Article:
Calvin & Hobbes (Bill Watterson)

(I’m not reviewing a particular C & H book, as there’s so many. I recommend the Complete Collection. Unfortunately, some may need to mortgage their grandmother to afford that) It is amazing that comics can be so rich in content. We all know that the world is ‘unfair’, but Calvin and Hobbes makes it more evident than anyone else. As social critiques they may be rated on a par with many ‘serious’ writers. Calvin is a whiny, uncooperative 6-year-old kid who thinks the whole world revolves around him. The boy has a lot of imagination too, and he often uses them as a metaphor in real life, but he thinks that it really happened. Hobbes is the only one who believes him, but he’s a stuffed tiger, so he can make him believe everything.

His suppressed ‘creativity’ and ‘imagination’ often take wings and Hobbes is too happy to accompany him only to revert to his ‘angelic’ self when they are caught by Calvin’s parents or some of the other characters. As a typical hyperactive six year old boy Calvin hates school, baths, food his mother makes as well as his babysitter, Rosalyn. Of course children can have an interesting way of looking at the world and it’s workings and that’s represented beautifully in Bill Watterson’s work in a way that’s hilarious, insightful, and a little scary or sad sometimes. Adults can get in the action too, though. Whether sledding in the woods at dizzying speeds or contemplating the meaning of life, Calvin and Hobbes are perfect together.

By examining how a child and his imaginary friend may view the world (with an appealing sense of both simplicity and naivete) we’re able to see things in a different light that can really put the mechanics of human life into a perspective that we may have long forgotten. And there’s plenty to put into perspective. The fact that the comic stars a six year old boy and his stuffed tiger doesn’t deter Watterson from commenting on some seriously heavy subjects. Calvin and Hobbes certainly live up to their real life historical namesakes. It’s funny how the parents really are the bad guys from Calvin’s morbid perspective, and we’re not sure if Hobbes is real or imaginary. But I suppose if he’s real to Calvin then he is real, isn’t he? From death and warfare to faith and the human condition, a plethora of subjects are examined that have been on the minds of humankind likely for more years than there are stuffed animals in any given neighbourhood. Perhaps the most prominent subject in the book though, is friendship. The world isn’t presented here as a land of gumdrops and rainbows, quite the opposite actually, but it is presented as a place that can be happily lived in so long as you’ve got a good friend by your side. Grab any Calvin & Hobbes collection, or just browse online, and you will see why Bill Watterson thrilled readers and comic fans all over the world with his satire. I still prefer Garfield, but these guys are just a whisker behind the lazy puss.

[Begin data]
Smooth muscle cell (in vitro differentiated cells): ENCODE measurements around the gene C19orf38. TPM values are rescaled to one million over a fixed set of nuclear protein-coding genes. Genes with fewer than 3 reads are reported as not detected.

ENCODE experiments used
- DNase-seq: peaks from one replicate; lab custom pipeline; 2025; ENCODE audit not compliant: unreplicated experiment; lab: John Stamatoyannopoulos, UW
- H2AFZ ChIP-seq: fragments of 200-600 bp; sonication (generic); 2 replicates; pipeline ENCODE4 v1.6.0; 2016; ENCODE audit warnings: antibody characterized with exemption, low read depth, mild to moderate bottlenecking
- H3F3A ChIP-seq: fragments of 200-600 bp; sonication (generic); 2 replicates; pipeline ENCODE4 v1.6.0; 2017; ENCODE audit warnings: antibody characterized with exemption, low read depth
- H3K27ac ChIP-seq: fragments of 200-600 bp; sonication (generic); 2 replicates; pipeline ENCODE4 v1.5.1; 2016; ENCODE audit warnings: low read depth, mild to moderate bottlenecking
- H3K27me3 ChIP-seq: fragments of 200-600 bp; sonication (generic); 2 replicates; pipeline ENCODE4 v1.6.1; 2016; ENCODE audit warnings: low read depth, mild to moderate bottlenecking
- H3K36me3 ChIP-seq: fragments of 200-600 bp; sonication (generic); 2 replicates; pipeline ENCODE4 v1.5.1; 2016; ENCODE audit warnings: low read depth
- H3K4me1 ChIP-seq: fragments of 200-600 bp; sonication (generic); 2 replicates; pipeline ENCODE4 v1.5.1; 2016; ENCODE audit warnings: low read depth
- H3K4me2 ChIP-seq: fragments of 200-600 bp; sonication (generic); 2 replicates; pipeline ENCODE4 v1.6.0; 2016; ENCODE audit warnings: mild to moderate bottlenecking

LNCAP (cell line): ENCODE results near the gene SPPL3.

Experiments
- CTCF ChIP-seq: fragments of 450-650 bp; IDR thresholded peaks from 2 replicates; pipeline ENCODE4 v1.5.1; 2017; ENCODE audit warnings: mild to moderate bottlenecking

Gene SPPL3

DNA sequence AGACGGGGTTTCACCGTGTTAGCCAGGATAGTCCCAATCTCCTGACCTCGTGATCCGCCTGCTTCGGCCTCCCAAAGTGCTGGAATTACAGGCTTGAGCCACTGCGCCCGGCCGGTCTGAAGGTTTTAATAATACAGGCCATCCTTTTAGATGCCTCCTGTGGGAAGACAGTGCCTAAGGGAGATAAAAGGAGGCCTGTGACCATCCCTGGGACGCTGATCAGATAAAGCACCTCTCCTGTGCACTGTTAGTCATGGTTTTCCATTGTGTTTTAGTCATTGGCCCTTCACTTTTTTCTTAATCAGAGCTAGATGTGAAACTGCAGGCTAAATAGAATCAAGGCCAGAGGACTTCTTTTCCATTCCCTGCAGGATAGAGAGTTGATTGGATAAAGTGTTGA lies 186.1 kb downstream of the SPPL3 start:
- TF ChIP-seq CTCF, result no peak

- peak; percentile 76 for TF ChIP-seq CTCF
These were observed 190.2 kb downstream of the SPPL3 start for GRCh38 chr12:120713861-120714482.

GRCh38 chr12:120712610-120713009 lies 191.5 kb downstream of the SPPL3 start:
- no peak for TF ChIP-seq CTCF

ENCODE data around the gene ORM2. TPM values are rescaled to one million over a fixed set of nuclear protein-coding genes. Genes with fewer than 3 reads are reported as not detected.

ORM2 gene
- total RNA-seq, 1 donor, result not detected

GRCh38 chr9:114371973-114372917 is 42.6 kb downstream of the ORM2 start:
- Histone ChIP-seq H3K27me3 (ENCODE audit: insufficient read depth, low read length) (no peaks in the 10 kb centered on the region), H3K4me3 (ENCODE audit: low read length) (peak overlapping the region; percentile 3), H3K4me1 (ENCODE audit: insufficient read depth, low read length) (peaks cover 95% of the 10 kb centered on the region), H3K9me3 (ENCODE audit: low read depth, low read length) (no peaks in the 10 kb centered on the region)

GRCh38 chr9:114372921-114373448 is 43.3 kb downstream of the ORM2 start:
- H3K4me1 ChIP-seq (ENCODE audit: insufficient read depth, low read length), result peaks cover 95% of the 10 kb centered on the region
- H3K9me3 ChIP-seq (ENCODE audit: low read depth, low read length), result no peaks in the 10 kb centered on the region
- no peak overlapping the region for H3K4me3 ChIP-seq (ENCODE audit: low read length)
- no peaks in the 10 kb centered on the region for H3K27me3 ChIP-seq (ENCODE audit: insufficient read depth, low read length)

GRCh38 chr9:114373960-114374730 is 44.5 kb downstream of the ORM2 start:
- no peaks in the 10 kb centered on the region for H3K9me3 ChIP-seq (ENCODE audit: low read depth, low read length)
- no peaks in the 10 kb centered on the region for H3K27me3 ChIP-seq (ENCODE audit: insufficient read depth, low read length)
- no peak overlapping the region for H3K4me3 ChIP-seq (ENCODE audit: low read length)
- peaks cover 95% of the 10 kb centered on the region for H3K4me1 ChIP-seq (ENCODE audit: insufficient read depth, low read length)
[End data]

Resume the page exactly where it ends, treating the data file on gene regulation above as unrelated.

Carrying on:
1. That last comic had me laughing out loud! Great review, Calvin and Hobbes is a must-read for all comic fans. Bill Watterson is a genius at punchlines! ❤

    Liked by 2 people

  2. I think Calvin and Hobbes is more valuable than just a comic strip.


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